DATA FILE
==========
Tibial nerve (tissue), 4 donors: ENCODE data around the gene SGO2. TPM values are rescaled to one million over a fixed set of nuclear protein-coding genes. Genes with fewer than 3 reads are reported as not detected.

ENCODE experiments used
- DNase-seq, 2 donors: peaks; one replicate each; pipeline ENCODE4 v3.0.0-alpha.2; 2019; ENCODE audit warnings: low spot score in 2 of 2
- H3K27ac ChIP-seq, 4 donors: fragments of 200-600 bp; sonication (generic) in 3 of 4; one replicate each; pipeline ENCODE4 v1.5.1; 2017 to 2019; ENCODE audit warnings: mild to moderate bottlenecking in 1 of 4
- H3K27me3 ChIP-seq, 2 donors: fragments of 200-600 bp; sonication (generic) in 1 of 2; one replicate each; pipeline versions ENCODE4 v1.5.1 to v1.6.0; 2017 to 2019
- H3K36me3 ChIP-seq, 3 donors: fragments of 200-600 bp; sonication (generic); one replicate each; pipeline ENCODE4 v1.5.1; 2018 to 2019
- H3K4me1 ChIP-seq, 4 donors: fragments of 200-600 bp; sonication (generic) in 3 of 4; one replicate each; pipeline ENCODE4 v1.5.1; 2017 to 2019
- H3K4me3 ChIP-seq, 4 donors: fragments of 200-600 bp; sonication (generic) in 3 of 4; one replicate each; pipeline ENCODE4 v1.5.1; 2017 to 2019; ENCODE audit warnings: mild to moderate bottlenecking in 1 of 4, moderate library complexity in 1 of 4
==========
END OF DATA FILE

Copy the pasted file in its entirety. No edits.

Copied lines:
Tibial nerve (tissue), 4 donors: ENCODE data around the gene SGO2. TPM values are rescaled to one million over a fixed set of nuclear protein-coding genes. Genes with fewer than 3 reads are reported as not detected.

ENCODE experiments used
- DNase-seq, 2 donors: peaks; one replicate each; pipeline ENCODE4 v3.0.0-alpha.2; 2019; ENCODE audit warnings: low spot score in 2 of 2
- H3K27ac ChIP-seq, 4 donors: fragments of 200-600 bp; sonication (generic) in 3 of 4; one replicate each; pipeline ENCODE4 v1.5.1; 2017 to 2019; ENCODE audit warnings: mild to moderate bottlenecking in 1 of 4
- H3K27me3 ChIP-seq, 2 donors: fragments of 200-600 bp; sonication (generic) in 1 of 2; one replicate each; pipeline versions ENCODE4 v1.5.1 to v1.6.0; 2017 to 2019
- H3K36me3 ChIP-seq, 3 donors: fragments of 200-600 bp; sonication (generic); one replicate each; pipeline ENCODE4 v1.5.1; 2018 to 2019
- H3K4me1 ChIP-seq, 4 donors: fragments of 200-600 bp; sonication (generic) in 3 of 4; one replicate each; pipeline ENCODE4 v1.5.1; 2017 to 2019
- H3K4me3 ChIP-seq, 4 donors: fragments of 200-600 bp; sonication (generic) in 3 of 4; one replicate each; pipeline ENCODE4 v1.5.1; 2017 to 2019; ENCODE audit warnings: mild to moderate bottlenecking in 1 of 4, moderate library complexity in 1 of 4